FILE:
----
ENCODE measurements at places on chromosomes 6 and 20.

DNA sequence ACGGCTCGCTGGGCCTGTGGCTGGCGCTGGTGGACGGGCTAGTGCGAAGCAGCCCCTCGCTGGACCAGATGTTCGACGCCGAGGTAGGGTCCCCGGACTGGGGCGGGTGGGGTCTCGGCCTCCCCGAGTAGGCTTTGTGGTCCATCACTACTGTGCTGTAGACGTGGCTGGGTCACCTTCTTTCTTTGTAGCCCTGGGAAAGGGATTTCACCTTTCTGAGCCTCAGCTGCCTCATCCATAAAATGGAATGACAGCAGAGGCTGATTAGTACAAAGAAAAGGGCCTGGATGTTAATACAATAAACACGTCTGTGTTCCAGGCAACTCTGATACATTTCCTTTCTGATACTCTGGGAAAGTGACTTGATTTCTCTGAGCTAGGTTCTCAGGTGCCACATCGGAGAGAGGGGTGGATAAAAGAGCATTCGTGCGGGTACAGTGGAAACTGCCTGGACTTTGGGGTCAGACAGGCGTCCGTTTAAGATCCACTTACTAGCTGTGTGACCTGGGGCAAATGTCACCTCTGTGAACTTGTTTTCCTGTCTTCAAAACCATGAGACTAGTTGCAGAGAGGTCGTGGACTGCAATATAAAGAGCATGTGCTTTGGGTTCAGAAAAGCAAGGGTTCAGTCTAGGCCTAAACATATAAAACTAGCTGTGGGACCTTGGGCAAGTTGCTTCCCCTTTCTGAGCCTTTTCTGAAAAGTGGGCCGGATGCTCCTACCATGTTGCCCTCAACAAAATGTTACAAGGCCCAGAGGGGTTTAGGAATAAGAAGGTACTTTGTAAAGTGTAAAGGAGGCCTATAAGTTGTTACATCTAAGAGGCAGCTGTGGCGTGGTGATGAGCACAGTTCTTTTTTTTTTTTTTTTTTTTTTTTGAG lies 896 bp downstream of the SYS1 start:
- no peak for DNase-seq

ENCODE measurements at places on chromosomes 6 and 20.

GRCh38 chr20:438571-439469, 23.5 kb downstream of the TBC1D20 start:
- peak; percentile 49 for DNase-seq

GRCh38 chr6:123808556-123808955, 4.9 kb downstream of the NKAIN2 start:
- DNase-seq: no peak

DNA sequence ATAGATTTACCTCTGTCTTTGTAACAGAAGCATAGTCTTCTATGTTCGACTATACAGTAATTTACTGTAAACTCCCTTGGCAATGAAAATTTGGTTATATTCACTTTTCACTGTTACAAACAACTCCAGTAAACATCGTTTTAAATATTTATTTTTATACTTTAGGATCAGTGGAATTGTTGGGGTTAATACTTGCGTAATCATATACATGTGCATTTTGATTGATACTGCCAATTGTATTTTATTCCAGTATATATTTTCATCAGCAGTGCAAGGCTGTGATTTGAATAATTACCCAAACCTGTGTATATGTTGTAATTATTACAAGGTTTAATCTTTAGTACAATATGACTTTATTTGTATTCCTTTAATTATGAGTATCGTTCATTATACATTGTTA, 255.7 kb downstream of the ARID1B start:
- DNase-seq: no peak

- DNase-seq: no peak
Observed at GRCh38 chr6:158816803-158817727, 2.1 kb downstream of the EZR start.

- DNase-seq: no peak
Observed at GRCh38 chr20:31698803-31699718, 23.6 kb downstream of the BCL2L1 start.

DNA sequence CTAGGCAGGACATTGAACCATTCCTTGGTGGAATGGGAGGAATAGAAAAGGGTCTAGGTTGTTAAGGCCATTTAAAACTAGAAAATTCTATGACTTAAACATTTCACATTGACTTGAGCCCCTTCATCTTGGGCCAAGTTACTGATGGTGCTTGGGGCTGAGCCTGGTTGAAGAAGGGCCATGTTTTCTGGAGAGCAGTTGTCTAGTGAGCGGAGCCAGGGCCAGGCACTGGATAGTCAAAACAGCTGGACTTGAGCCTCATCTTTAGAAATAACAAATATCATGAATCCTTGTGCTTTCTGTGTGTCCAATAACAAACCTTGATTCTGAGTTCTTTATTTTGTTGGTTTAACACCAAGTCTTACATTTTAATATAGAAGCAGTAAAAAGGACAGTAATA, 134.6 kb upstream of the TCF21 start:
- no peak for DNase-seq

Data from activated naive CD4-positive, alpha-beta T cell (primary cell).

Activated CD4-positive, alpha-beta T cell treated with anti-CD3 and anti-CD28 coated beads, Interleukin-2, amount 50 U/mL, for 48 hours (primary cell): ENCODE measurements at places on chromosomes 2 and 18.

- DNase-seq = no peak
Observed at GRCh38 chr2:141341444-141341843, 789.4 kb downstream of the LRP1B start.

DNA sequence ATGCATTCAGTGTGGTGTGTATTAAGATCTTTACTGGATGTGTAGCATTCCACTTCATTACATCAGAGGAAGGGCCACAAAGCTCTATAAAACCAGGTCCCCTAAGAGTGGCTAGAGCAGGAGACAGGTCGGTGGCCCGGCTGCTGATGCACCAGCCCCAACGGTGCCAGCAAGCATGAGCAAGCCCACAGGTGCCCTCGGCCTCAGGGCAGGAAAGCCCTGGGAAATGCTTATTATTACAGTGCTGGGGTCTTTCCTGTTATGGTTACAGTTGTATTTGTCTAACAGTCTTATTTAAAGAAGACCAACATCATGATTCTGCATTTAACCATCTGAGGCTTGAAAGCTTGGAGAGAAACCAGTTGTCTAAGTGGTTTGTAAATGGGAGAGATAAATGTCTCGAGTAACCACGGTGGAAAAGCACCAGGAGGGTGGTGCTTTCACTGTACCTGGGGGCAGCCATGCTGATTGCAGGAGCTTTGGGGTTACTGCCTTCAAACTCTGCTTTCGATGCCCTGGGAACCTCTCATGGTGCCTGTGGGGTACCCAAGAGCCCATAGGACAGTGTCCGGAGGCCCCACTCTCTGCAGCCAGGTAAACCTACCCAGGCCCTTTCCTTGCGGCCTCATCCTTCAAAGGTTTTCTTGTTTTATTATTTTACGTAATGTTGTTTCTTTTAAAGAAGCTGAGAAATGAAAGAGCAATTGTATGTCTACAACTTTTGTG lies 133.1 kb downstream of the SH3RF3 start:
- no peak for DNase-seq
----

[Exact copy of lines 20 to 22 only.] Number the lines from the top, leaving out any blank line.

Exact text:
Observed at GRCh38 chr2:141341444-141341843, 789.4 kb downstream of the LRP1B start.

DNA sequence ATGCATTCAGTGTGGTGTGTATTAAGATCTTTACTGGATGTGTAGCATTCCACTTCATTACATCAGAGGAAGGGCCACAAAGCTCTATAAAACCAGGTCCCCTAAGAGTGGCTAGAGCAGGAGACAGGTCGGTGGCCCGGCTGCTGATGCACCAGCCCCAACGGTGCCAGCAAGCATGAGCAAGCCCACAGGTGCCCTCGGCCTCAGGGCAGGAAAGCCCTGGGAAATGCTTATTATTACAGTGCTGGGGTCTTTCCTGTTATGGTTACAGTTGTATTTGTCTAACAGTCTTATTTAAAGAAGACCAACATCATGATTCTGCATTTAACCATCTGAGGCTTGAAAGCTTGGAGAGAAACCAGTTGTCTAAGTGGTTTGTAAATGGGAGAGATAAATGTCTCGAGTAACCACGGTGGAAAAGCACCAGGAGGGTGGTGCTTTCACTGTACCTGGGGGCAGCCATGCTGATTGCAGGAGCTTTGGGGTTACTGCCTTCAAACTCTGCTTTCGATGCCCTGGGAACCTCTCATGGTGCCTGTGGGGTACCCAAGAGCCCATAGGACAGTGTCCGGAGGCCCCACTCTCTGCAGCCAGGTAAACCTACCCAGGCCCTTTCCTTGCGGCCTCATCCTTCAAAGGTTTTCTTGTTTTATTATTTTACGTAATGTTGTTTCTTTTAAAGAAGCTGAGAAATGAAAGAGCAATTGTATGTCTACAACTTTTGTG lies 133.1 kb downstream of the SH3RF3 start:
- no peak for DNase-seq